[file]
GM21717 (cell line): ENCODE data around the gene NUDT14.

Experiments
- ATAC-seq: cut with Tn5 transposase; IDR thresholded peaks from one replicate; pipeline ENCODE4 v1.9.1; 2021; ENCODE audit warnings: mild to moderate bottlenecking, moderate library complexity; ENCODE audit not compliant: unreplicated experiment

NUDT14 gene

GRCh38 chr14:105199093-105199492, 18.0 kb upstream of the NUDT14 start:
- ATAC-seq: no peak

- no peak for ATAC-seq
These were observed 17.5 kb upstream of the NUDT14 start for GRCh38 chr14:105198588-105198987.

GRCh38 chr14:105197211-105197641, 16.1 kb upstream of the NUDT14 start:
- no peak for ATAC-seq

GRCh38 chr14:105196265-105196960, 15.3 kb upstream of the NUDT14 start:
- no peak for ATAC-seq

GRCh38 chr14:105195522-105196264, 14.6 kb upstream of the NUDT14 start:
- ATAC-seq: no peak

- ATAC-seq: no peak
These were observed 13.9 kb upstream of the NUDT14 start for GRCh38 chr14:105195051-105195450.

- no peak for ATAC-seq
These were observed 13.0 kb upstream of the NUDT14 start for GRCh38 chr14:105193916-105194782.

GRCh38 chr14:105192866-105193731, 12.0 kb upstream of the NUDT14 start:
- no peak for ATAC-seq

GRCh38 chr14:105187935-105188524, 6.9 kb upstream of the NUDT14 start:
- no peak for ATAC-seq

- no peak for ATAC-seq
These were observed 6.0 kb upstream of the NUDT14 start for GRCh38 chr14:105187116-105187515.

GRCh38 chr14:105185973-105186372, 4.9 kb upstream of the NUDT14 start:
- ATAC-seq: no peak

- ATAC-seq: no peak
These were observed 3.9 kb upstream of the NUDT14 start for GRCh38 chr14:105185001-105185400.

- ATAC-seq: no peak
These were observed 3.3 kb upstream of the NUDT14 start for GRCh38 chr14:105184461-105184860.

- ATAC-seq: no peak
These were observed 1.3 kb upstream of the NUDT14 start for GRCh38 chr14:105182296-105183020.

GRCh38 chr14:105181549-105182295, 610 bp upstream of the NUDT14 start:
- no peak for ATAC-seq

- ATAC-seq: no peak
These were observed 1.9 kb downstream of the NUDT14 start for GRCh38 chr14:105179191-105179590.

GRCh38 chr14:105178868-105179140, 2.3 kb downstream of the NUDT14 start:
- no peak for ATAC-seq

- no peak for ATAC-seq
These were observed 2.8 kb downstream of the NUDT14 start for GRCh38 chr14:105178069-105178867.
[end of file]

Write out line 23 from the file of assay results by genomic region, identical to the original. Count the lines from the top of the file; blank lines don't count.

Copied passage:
- no peak for ATAC-seq